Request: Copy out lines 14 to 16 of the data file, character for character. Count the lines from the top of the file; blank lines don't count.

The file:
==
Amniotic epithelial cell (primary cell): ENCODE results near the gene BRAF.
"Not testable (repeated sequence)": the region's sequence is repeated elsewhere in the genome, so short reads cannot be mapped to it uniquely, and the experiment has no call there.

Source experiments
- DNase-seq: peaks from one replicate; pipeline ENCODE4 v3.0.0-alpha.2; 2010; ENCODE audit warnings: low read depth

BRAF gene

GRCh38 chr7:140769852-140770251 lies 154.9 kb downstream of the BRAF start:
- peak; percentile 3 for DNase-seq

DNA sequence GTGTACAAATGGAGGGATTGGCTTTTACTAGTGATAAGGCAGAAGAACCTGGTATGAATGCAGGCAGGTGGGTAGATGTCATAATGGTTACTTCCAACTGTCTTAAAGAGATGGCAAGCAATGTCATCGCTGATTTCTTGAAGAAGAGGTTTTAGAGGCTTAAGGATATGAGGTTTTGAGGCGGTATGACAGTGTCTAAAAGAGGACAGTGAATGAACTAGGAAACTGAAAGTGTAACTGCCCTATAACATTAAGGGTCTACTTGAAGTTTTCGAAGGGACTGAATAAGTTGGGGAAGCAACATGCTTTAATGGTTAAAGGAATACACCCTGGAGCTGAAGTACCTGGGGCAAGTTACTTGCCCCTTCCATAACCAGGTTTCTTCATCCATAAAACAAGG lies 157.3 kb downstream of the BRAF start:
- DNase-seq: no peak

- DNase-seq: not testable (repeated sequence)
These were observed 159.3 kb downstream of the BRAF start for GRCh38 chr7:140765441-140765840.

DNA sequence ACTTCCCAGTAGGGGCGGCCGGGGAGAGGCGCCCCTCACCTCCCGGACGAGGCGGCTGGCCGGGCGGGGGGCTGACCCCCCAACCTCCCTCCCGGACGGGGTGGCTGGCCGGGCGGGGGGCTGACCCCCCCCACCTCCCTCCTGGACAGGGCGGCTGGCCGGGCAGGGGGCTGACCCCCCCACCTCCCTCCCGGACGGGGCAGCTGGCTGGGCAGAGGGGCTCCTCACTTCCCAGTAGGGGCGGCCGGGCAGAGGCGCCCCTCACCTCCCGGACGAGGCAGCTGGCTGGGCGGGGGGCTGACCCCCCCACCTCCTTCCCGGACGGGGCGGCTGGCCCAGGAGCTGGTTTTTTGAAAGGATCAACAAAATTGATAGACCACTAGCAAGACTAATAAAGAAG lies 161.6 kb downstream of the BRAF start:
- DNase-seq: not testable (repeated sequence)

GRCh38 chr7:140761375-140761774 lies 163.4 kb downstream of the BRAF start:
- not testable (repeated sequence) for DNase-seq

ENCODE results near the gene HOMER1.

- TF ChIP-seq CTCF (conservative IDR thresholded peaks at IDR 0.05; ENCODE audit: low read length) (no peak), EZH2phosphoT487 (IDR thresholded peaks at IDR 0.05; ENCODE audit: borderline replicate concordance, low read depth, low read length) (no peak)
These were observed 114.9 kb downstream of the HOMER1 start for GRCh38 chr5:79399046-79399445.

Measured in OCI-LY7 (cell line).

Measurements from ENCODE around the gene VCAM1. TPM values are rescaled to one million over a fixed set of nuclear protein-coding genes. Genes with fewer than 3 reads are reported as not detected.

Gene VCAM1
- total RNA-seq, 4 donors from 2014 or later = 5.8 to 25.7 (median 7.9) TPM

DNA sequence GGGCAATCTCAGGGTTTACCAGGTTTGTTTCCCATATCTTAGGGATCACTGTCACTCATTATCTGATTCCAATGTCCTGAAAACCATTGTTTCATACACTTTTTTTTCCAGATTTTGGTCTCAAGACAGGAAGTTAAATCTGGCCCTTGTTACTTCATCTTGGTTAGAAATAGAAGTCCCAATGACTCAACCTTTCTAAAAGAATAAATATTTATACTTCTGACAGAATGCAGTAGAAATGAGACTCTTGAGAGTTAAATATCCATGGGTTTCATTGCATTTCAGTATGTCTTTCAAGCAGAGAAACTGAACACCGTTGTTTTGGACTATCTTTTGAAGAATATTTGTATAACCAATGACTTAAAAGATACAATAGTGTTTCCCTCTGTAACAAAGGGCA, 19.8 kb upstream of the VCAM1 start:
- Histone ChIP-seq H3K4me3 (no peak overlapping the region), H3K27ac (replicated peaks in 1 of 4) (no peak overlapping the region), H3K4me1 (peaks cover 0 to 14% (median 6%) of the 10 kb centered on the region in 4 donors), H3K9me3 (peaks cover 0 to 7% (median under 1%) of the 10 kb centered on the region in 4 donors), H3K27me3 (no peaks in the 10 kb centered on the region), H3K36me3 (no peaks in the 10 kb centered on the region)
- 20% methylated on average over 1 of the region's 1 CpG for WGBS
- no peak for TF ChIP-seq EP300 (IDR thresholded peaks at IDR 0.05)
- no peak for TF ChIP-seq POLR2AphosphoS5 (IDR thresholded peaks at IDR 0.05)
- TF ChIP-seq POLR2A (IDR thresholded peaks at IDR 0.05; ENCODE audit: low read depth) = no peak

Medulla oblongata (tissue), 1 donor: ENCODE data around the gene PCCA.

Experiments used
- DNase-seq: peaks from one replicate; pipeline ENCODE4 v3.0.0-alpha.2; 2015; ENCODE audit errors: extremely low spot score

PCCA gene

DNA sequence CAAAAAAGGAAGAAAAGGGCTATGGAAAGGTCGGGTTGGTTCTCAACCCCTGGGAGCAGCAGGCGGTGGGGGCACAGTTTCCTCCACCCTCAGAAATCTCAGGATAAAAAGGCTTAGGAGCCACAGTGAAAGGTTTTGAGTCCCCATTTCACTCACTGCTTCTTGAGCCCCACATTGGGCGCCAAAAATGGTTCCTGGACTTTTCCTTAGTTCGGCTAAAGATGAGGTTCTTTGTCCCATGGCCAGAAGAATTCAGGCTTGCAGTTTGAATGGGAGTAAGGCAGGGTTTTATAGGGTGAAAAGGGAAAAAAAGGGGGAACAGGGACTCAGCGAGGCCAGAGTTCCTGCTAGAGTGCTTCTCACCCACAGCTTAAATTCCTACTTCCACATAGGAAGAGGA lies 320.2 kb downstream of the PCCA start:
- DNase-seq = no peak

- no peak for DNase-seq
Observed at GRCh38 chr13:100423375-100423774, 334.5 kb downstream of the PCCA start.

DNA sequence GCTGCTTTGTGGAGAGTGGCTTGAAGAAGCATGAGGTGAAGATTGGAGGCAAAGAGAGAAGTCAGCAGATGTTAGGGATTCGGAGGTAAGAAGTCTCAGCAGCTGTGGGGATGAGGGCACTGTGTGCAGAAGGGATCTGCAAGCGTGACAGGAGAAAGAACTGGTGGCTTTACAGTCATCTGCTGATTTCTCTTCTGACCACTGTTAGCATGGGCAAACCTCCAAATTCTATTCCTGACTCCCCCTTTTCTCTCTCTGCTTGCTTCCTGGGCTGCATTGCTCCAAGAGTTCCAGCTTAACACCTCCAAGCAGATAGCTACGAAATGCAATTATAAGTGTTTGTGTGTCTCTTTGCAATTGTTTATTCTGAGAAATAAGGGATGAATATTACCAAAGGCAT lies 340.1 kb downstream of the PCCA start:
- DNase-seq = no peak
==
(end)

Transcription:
GRCh38 chr7:140761375-140761774 lies 163.4 kb downstream of the BRAF start:
- not testable (repeated sequence) for DNase-seq

ENCODE results near the gene HOMER1.